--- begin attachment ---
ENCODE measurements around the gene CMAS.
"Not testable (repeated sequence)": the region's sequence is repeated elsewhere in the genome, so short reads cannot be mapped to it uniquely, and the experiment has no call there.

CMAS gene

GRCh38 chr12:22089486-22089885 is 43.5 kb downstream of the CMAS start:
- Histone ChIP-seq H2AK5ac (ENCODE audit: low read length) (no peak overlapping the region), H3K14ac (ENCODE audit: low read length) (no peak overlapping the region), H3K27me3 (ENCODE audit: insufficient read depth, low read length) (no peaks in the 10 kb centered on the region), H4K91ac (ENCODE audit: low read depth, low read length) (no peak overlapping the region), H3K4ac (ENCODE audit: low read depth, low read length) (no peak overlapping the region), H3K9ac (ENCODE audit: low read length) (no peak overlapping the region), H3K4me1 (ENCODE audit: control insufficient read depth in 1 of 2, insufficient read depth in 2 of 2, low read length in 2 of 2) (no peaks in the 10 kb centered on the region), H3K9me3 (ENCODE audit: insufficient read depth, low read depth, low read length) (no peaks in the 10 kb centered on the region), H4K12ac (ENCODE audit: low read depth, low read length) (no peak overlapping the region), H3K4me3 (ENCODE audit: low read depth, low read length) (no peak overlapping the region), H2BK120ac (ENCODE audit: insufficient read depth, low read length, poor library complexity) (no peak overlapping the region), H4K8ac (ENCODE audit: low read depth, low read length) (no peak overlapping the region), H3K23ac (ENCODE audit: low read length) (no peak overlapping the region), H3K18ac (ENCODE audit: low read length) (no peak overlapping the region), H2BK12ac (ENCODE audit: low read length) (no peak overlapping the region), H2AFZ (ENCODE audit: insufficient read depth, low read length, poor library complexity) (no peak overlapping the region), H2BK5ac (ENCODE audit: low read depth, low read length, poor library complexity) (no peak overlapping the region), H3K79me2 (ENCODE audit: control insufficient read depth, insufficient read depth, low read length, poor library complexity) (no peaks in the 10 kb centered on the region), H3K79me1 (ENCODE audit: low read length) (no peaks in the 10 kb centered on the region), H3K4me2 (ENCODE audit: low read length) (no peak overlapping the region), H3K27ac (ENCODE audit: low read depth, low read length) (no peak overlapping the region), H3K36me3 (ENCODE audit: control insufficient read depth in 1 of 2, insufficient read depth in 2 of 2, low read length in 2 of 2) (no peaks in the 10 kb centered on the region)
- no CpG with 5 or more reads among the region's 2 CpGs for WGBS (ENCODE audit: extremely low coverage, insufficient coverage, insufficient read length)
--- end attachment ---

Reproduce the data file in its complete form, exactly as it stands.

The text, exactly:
ENCODE measurements around the gene CMAS.
"Not testable (repeated sequence)": the region's sequence is repeated elsewhere in the genome, so short reads cannot be mapped to it uniquely, and the experiment has no call there.

CMAS gene

GRCh38 chr12:22089486-22089885 is 43.5 kb downstream of the CMAS start:
- Histone ChIP-seq H2AK5ac (ENCODE audit: low read length) (no peak overlapping the region), H3K14ac (ENCODE audit: low read length) (no peak overlapping the region), H3K27me3 (ENCODE audit: insufficient read depth, low read length) (no peaks in the 10 kb centered on the region), H4K91ac (ENCODE audit: low read depth, low read length) (no peak overlapping the region), H3K4ac (ENCODE audit: low read depth, low read length) (no peak overlapping the region), H3K9ac (ENCODE audit: low read length) (no peak overlapping the region), H3K4me1 (ENCODE audit: control insufficient read depth in 1 of 2, insufficient read depth in 2 of 2, low read length in 2 of 2) (no peaks in the 10 kb centered on the region), H3K9me3 (ENCODE audit: insufficient read depth, low read depth, low read length) (no peaks in the 10 kb centered on the region), H4K12ac (ENCODE audit: low read depth, low read length) (no peak overlapping the region), H3K4me3 (ENCODE audit: low read depth, low read length) (no peak overlapping the region), H2BK120ac (ENCODE audit: insufficient read depth, low read length, poor library complexity) (no peak overlapping the region), H4K8ac (ENCODE audit: low read depth, low read length) (no peak overlapping the region), H3K23ac (ENCODE audit: low read length) (no peak overlapping the region), H3K18ac (ENCODE audit: low read length) (no peak overlapping the region), H2BK12ac (ENCODE audit: low read length) (no peak overlapping the region), H2AFZ (ENCODE audit: insufficient read depth, low read length, poor library complexity) (no peak overlapping the region), H2BK5ac (ENCODE audit: low read depth, low read length, poor library complexity) (no peak overlapping the region), H3K79me2 (ENCODE audit: control insufficient read depth, insufficient read depth, low read length, poor library complexity) (no peaks in the 10 kb centered on the region), H3K79me1 (ENCODE audit: low read length) (no peaks in the 10 kb centered on the region), H3K4me2 (ENCODE audit: low read length) (no peak overlapping the region), H3K27ac (ENCODE audit: low read depth, low read length) (no peak overlapping the region), H3K36me3 (ENCODE audit: control insufficient read depth in 1 of 2, insufficient read depth in 2 of 2, low read length in 2 of 2) (no peaks in the 10 kb centered on the region)
- no CpG with 5 or more reads among the region's 2 CpGs for WGBS (ENCODE audit: extremely low coverage, insufficient coverage, insufficient read length)